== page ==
In summer months the landscaping is tamed-wild lushness, with a wide variety of plants, tree, flowers, and tall waving grasses.  Even in the off-season, the burnished hues and rusty textures bouncing in the cold breeze make sure the natural element takes a central role in a city which celebrates the man-made. The welcoming handsome furniture is integrated along the walkway to accompany, support, and even to facilitate lounging. What is amazing is how you can be firmly in the middle of an urban footprint and yet experience a sense of being in a serene environment.

The High Line Park (photo © Jaime Rojo)

On a recent evening there were few people walking and sitting in the hidden niches while we strolled up the High Line. People talk, gaze, and of course, take photos. In a semi enclosed underside of a warehouse a lone cello player filled the air with an achingly rich timber that reverberated directly through us like waves of amber.  Just one guy playing his instrument. Where are we, on top of the world? Yes, it’s New York again.

John Baldessari “The First $100,000 I Ever Made”. (photo © Jaime Rojo).

From the High Line Web Site : “High Line Art, presented by Friends of the High Line, today unveiled The First $100,000 I Ever Made, a new work created by legendary artist John Baldessari for the 25-by-75 foot billboard next to the High Line on 10th Avenue at West 18th Street. This is the first of three works to be presented as part of a new series called HIGH LINE BILLBOARD, thanks to the generous support of Edison Properties, the owner of the property on which the billboard stands. The First $100,000 I Ever Made will remain on view until Friday, December 30, 2011.”

The High Line Park (photo © Jaime Rojo)

The High Line Park (photo © Jaime Rojo)

The High Line Park (photo © Jaime Rojo)

The High Line Park (photo © Jaime Rojo)

The High Line Park (photo © Jaime Rojo)

The High Line Park (photo © Jaime Rojo)

The High Line Park (photo © Jaime Rojo)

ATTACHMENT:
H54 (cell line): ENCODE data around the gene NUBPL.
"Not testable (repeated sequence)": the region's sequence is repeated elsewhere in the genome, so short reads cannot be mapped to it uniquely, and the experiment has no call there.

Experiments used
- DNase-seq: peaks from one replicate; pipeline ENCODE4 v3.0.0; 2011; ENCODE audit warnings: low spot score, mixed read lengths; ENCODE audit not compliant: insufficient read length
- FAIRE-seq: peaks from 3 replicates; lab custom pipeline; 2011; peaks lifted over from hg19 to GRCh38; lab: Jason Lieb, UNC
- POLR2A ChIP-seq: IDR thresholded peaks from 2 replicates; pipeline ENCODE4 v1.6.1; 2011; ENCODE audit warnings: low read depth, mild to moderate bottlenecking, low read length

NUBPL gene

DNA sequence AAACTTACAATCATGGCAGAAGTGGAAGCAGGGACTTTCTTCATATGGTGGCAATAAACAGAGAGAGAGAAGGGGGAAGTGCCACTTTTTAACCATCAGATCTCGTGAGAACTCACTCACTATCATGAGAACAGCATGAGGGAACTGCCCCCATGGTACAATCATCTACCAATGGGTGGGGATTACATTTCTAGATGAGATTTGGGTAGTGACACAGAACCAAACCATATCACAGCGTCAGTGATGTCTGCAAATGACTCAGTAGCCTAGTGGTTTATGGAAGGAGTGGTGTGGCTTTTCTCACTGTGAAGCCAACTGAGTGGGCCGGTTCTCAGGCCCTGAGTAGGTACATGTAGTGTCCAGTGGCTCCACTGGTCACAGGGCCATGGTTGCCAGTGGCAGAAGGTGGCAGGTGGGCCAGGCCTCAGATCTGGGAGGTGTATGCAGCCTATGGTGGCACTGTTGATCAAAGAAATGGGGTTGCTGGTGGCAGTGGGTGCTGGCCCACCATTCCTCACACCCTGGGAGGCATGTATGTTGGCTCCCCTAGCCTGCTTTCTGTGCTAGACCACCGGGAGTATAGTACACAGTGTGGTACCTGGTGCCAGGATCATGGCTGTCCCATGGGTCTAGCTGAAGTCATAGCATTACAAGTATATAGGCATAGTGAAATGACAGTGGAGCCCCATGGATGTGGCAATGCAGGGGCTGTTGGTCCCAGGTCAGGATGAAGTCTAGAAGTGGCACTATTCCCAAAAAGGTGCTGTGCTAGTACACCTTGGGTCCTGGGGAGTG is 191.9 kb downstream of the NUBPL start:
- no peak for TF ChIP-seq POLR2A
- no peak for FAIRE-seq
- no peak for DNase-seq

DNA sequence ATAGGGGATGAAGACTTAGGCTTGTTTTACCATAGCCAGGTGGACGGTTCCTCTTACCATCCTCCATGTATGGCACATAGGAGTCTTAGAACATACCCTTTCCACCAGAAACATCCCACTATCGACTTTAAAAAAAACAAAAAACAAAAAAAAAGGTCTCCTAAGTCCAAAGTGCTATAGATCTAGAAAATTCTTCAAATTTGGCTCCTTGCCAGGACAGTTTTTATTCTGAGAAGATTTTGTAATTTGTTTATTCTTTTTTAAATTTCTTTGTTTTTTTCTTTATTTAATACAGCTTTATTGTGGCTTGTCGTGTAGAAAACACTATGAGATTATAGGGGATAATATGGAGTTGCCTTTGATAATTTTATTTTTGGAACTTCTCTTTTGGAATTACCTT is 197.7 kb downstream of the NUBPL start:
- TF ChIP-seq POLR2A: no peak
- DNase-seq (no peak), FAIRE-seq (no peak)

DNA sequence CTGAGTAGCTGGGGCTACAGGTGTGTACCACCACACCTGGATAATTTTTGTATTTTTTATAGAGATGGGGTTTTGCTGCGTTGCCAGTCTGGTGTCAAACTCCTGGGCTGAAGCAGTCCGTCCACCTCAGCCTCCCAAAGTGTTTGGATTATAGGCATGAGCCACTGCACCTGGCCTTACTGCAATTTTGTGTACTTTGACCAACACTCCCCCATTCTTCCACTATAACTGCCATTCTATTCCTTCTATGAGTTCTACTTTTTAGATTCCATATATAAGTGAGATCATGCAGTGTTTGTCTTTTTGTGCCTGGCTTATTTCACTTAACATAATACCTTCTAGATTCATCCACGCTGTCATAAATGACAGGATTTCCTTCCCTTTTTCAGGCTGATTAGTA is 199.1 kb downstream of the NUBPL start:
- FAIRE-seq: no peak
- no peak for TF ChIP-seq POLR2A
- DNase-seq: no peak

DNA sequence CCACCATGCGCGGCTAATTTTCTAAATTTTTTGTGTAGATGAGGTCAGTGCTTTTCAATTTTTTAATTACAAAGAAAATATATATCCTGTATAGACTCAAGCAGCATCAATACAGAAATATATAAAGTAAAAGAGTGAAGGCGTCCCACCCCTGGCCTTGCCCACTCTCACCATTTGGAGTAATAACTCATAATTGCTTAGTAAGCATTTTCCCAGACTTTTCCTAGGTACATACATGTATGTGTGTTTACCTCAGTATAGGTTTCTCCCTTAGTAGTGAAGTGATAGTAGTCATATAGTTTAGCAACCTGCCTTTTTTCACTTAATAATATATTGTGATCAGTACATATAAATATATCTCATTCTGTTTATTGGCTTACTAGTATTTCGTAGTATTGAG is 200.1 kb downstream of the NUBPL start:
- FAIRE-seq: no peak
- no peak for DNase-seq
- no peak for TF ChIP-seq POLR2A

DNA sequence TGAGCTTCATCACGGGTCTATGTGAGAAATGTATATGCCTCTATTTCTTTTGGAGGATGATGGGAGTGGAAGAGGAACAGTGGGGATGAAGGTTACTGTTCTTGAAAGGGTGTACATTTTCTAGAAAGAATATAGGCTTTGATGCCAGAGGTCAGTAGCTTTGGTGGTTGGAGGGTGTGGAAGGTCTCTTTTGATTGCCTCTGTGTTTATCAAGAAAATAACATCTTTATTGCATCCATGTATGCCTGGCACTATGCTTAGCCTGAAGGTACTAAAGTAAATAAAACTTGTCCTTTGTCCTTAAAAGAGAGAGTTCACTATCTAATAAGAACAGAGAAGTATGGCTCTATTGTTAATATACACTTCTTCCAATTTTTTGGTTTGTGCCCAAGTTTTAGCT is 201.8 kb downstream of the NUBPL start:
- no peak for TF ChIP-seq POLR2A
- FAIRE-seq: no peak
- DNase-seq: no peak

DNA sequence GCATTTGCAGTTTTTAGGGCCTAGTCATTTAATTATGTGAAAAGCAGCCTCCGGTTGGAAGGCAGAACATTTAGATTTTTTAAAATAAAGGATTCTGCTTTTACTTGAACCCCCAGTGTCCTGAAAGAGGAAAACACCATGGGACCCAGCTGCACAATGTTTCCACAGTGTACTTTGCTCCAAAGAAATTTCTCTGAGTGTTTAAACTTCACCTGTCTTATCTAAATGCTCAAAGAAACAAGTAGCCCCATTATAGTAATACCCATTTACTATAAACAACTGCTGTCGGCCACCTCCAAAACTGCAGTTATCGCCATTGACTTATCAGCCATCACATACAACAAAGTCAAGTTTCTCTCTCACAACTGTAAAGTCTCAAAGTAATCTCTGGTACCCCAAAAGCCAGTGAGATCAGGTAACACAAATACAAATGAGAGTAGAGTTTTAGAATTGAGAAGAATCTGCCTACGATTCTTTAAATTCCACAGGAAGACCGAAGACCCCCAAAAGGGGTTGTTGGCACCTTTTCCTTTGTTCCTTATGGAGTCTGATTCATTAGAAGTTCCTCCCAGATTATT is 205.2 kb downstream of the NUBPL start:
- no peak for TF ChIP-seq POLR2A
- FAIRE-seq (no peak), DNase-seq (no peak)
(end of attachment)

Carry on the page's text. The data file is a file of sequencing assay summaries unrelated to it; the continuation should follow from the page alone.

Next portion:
The High Line Park (photo © Jaime Rojo)

The High Line Park (photo © Jaime Rojo)

The High Line Park (photo © Jaime Rojo)

No Sleep AKA Werds. The High Line Park (photo © Jaime Rojo)

The High Line Park (photo © Jaime Rojo)

The High Line Park (photo © Jaime Rojo)

The High Line Park (photo © Jaime Rojo)

The High Line Park (photo © Jaime Rojo)

To read BSA feature on the High Line Park at day time click here

To learn more about the High Line Park and how to help click here

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Images of the Week 11.13.11: JR’s “Inside Out” Project Special

Images of the Week 11.13.11: JR’s “Inside Out” Project Special

This week we take you to the scene of a brand new eye-opening JR installation in Manhattan – Seen from the outside and inside.

Street Artist JR continues to plaster parts of New York City with over-sized black and white portraits of Native Americans from North Dakota for his Inside Out Project. The images were taking by photographers in North Dakota and sent to the IOP to be printed and installed in Manhattan.

JR “Inside Out Project” First day installation on 10th Avenue. View from the High Line Park. (photo © Jaime Rojo)

This newest installation took place this week over two days on four window panels in an empty retail space of a corner building in Chelsea. On the first day JR was on site lending a hand to the half dozen interns who came to help and to learn how to wheat paste in this cool little spot across from the High Line Park on 10 Ave and 19th Street.